The recent feminiblogsphere (I’m coining the term) controversies regarding the arrest of male feminist blogger-turned sex-offender Kyle Payne, and the clash between “fun-feminists” and, like, “real feminists” have been stirring around my poor little head the last few weeks, resulting my hoity-toity response a few days ago, and (believe me) the absolute post-apocalyptic wasteland of half-written responses doomed for eternity to the Blogger “drafts” folder.

The questions before me were:

1) Can men be feminists? If so, how? If not, what the hell is wrong with feminism?
2) How to resolve the tensions within feminism? Am I a real feminist? Are the abstract “they” real feminists?
3) Omg! [dies] is feminism still relevant? Is it time for another social movement to take its place?

My ensuing breakdown (as evidenced by self-loathing information binging on Google Reader) has been calmed, unsurprisingly, by The Newlywed Game.

This anecdote and analysis comes to you from communications theorist John Fisk circa 1989. In keeping with my goal never to use the word “Jouissance” on this blog, I will paraphrase Fisk, but please consider the following attributable to him.


John Fisk shows an episode of The Newlywed Game to his college class. In one segment, four husbands were asked how their wives respond to the husbands’ romantic (read: sexual) demands. The husbands were made to choose between the following responses:
1. “Yes, master”
2. “Get serious, man”
3. “No way, Jose!”

Unsurprisingly, all four husbands chose option 1, “Yes, master”.

When the wives came out to reveal what they had chosen as the typical response to their husbands’ sexual demands, two of them selected “Yes, master”, one had selected “Get serious, man”, and the last revealed “No way, Jose!”.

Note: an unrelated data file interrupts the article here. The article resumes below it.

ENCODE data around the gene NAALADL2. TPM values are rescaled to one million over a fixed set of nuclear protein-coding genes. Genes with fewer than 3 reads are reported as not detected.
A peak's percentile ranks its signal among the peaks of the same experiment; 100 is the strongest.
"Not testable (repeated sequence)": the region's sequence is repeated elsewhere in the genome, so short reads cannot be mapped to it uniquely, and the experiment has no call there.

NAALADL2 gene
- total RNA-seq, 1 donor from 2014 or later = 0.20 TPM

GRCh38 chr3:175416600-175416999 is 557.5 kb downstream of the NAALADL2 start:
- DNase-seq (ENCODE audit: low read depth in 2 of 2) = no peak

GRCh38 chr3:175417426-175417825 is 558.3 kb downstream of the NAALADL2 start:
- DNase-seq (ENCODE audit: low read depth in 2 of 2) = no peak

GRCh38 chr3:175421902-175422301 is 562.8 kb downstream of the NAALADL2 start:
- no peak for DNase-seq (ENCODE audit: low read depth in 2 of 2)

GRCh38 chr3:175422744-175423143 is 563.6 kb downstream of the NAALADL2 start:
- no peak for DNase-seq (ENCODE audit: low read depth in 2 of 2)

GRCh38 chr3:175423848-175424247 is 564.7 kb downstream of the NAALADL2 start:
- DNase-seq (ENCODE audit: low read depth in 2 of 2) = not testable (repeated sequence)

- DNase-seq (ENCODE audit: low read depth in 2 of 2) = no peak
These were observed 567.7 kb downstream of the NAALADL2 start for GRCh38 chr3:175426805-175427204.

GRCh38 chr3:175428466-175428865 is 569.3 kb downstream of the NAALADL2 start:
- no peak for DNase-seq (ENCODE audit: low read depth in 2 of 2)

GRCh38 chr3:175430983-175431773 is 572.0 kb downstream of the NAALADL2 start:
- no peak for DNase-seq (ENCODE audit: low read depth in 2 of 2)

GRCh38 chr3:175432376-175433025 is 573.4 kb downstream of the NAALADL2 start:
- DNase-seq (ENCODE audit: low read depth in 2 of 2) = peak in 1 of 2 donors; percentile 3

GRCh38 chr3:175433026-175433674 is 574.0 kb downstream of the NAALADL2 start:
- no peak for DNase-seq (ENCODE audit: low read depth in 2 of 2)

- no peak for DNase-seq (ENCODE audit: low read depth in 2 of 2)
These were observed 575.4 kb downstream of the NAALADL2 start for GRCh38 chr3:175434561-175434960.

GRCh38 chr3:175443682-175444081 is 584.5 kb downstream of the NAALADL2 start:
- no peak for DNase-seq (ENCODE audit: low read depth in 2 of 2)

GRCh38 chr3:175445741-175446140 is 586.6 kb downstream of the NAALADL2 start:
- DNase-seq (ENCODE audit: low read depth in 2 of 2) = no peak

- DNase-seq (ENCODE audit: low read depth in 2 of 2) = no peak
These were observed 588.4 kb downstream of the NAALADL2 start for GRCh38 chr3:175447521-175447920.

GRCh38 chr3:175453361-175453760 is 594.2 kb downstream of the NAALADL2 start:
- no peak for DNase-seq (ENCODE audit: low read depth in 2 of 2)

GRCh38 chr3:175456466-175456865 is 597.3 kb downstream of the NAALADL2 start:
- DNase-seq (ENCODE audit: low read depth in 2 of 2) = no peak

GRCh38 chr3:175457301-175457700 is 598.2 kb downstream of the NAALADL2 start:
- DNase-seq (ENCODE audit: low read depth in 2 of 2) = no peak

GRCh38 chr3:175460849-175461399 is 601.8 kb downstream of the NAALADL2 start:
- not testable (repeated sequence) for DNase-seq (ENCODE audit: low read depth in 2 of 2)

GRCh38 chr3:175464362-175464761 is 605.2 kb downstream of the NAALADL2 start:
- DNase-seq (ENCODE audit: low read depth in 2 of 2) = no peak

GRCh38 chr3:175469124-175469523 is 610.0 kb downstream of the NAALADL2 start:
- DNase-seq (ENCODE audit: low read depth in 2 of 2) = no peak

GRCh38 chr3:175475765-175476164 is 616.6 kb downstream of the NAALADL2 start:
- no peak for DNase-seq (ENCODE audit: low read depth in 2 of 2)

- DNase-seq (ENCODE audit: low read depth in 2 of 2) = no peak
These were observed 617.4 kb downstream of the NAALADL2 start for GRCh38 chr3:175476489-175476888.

The couples whose answers matched were awarded points, but it was the mismatched couples that got the hearty laughs and shouts from the studio audience—clearly they were awarded popular, if unofficial, “points”.

Fisk explains the reaction in his class.

1. The self-identified feminists (remember, this is pre-third wave) were understandably appalled by the very question itself. Fisk writes, “for them it enshrined patriarchy in its assumption that women had no sexual desires of their own, but that their sexuality was limited to responding to men’s needs.”

2. The men in his class felt that the question had been put the husbands in a difficult position. No man in public could possibly answer anything other than “Yes, master” even if they knew quite well that their wives would not respond in such a way. Fisk writes, “the ideology of masculinity left men no choice. Their options were oppression or failure”. Thus, the humiliation of the men who were “showed up” produced the strongest reaction from the audience because the “men’s failure to live up to [patriarchy] was more critical of the ideology than the women’s compliance was supportive of it.”

3. The third group of students were women who did not identify as feminists. They, like the studio audience, delighted in seeing the women reject their husbands’ “Yes, master” response. The feminists in group 1, could not delight in the progressive pleasure of the nonfeminist, because they identified the problem as structural from the outset. However the nonfeminists, accepting the structure, were able to laugh at the gap that was revealed between the “ideology of patriarchy and the everyday experience of women”.